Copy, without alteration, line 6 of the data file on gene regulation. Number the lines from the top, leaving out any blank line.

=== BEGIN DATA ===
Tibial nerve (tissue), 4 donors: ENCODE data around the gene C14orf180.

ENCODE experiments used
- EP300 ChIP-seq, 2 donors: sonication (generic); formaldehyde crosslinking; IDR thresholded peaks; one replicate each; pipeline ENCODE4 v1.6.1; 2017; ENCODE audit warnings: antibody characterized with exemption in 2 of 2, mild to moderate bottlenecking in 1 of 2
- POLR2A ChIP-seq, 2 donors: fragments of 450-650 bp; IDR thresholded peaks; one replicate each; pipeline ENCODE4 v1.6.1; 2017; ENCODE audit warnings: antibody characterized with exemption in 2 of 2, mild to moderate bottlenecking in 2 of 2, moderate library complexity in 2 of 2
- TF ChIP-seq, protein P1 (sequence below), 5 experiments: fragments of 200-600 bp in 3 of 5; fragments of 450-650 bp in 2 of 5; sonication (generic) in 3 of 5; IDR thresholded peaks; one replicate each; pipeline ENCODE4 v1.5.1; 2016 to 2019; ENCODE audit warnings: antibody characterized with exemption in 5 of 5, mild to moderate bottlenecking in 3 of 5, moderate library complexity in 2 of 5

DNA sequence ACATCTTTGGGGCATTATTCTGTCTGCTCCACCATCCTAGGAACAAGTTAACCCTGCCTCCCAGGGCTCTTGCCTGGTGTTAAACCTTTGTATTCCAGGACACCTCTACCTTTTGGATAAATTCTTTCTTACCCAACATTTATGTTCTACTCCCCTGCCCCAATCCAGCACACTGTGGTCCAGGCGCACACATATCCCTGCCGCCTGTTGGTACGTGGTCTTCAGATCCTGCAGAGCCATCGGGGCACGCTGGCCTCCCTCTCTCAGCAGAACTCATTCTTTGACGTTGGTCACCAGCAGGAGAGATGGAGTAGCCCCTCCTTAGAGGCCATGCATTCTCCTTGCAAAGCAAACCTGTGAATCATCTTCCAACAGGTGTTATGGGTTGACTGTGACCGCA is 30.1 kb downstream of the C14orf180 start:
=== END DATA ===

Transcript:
DNA sequence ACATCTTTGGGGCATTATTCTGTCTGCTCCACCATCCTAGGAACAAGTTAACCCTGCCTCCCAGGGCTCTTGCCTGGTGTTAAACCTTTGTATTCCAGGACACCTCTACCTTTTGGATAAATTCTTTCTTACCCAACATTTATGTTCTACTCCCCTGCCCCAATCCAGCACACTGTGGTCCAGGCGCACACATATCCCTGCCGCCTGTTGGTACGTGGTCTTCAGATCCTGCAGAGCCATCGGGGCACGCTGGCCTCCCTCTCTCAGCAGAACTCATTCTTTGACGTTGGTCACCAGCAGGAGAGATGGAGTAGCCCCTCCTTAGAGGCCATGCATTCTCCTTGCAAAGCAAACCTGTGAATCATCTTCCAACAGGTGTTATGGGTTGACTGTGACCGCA is 30.1 kb downstream of the C14orf180 start: